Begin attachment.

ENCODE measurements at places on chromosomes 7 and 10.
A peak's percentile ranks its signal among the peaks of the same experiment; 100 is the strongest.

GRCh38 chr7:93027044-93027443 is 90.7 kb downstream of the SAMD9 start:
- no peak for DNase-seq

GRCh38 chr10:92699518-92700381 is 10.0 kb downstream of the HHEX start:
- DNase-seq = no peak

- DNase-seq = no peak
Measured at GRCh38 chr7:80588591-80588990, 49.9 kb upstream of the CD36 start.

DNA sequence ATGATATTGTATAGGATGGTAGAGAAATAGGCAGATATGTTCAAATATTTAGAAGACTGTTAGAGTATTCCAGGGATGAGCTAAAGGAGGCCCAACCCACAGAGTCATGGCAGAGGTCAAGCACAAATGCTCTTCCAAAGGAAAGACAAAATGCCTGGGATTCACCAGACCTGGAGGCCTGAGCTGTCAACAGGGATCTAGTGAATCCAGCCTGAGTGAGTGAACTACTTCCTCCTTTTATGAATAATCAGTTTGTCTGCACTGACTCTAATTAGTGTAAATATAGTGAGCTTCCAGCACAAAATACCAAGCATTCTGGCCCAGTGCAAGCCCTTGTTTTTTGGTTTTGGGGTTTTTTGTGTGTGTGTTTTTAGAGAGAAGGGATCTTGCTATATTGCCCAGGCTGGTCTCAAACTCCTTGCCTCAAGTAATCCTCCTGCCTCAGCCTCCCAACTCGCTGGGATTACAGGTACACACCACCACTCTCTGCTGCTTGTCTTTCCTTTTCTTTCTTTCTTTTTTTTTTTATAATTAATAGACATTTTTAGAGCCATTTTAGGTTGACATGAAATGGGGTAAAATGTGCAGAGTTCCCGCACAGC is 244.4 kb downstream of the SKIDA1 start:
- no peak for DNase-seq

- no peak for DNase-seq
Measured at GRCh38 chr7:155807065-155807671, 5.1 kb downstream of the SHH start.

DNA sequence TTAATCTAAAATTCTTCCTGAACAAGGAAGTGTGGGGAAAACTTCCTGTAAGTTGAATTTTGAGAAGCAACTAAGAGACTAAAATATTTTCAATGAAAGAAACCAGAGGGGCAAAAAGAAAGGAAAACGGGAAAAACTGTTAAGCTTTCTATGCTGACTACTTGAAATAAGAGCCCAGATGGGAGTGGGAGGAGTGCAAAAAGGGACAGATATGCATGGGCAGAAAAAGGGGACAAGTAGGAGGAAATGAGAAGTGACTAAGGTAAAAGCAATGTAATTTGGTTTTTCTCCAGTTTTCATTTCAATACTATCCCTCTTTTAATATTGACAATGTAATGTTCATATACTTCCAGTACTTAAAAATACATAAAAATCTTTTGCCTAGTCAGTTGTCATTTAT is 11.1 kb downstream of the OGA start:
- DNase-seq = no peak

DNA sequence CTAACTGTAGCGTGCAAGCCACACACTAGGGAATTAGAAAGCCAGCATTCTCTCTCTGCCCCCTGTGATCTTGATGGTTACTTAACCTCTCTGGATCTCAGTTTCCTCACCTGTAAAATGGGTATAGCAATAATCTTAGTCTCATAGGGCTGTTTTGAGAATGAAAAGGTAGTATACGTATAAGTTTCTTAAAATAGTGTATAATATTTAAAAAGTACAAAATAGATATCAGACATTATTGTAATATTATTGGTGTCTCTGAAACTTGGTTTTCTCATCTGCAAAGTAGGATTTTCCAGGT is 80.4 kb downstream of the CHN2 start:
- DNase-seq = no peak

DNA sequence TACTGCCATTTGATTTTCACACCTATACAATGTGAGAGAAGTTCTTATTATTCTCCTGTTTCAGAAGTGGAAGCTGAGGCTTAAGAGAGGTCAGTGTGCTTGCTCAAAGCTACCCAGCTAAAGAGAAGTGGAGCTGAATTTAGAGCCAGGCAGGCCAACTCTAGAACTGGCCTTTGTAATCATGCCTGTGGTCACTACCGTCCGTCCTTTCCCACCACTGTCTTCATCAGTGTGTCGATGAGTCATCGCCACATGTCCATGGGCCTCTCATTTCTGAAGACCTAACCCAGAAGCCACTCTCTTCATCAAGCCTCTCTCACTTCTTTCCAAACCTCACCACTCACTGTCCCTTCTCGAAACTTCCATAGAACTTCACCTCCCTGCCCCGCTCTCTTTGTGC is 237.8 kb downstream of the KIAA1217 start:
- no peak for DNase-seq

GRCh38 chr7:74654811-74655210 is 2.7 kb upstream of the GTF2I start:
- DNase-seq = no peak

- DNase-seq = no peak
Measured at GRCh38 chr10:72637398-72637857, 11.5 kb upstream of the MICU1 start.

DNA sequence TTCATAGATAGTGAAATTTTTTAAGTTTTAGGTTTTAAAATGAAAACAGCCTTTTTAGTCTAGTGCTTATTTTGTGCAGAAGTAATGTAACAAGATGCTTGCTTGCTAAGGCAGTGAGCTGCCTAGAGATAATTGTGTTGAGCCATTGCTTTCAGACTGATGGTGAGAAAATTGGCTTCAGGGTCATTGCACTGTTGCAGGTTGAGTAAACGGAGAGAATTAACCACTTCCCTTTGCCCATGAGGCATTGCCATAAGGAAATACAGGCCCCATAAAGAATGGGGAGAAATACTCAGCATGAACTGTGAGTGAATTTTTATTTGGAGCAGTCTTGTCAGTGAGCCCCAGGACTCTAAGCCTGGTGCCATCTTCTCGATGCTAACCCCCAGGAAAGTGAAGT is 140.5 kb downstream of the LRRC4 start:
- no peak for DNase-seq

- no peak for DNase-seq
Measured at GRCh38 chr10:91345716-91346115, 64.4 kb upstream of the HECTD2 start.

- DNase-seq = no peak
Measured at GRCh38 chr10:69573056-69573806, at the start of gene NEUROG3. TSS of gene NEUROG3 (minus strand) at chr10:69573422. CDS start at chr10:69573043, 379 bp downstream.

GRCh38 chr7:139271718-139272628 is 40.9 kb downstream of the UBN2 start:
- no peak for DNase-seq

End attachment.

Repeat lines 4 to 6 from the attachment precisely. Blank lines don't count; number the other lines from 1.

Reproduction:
- no peak for DNase-seq

GRCh38 chr10:92699518-92700381 is 10.0 kb downstream of the HHEX start:
- DNase-seq = no peak